My own Radio Data MW program has the capability of creating station list files in HTML and CSV formats. I often use its files on my tablet, as I can set them up to show expected signal strengths and sunrise/sunset times for each station, something not available with any of the other sources.

Much reader software (in the form of apps) is available for the tablet. Adobe Reader (free) and ezPDF Reader (less than $5) are good ones for displaying PDF format. Your tablet already has text reading software and an HTML browser, though many others are also available for free through the Google Play Store (previously known as Google Marketplace). Apple's iPad has similar software available at their App Store.

An advantage to staying with the HTML format for your AM list is the tablet browser's pinch-to-zoom function. With file sizes fairly large, and long line lengths, it is advantageous to be able to zoom the text smaller and larger. Most PDF readers have the pinch-to-zoom capability, but not all work as well as the web browsers. Basic text (.TXT) reader software doesn't always have an appropriate zoom capability, or may wrap long line lengths causing confusion. HTML is the better choice here.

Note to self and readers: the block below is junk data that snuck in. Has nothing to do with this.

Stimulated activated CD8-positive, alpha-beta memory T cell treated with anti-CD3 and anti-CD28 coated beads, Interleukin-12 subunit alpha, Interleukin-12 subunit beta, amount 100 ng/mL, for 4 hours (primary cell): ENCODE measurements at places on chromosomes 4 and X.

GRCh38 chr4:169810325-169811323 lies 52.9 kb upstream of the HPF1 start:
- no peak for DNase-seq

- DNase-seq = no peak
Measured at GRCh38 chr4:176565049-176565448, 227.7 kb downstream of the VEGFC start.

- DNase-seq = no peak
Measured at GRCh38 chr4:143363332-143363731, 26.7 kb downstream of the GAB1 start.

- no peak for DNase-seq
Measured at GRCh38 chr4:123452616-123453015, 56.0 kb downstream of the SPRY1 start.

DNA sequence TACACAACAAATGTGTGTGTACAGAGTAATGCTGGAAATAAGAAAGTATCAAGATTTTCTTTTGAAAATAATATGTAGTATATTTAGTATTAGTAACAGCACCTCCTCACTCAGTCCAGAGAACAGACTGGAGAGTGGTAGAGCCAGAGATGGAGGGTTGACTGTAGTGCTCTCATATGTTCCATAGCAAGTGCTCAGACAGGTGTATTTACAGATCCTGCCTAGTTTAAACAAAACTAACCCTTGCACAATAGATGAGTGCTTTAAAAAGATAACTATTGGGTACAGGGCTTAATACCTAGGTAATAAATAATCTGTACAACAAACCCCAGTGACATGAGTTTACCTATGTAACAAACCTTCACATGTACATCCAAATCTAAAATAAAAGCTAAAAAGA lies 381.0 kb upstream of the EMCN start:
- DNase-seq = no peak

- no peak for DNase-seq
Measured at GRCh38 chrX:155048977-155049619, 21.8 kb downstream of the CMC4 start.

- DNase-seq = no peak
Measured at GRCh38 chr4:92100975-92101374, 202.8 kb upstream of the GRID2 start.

Tablet batteries typically last 6-10 hours, more than enough for a casual afternoon or night of DXing. All tablets seem to have sound recording capability, and most have video and sound recording, both. Thus your device can also be used to create a record of your DX catch for personal record or verification purposes, an added bonus to owning a tablet.

Turn your tablet device into a mediumwave DXer's station reference!

Viewing a MW database on a tablet

5 comments:

Greg said...

This is a timely post as I've been thinking of buying a tablet for this very purpose.